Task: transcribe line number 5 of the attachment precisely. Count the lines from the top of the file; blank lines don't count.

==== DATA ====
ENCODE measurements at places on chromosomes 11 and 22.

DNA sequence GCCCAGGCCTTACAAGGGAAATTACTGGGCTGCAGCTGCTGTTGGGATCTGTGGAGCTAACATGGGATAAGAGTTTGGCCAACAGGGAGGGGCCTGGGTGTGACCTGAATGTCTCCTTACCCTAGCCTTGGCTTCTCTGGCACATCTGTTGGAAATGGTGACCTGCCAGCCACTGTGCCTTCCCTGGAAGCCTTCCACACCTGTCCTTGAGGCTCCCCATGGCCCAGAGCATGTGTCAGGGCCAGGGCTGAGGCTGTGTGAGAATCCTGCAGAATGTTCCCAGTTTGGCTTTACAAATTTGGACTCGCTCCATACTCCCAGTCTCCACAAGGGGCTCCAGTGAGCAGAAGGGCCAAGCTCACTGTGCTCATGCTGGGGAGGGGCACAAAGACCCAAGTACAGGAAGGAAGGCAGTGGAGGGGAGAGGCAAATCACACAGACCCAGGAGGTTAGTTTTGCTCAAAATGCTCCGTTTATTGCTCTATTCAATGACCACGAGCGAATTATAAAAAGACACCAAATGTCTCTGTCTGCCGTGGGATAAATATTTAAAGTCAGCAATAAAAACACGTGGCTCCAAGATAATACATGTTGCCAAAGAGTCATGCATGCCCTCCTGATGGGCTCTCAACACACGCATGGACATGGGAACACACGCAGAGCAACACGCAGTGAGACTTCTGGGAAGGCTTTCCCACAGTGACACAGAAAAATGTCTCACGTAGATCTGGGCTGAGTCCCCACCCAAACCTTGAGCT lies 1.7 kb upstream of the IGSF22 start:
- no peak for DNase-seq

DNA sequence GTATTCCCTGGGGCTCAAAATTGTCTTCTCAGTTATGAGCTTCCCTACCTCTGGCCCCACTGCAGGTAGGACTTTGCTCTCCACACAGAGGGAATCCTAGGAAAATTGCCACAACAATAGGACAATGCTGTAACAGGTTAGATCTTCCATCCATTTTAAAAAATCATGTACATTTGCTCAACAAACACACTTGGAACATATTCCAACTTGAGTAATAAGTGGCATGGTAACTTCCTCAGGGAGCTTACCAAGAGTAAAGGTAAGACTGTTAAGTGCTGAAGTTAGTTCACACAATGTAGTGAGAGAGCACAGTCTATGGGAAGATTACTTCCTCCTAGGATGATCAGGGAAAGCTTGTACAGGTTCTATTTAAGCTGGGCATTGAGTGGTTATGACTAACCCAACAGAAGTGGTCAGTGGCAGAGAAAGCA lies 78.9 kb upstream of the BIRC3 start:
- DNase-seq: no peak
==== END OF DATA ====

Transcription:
- DNase-seq: no peak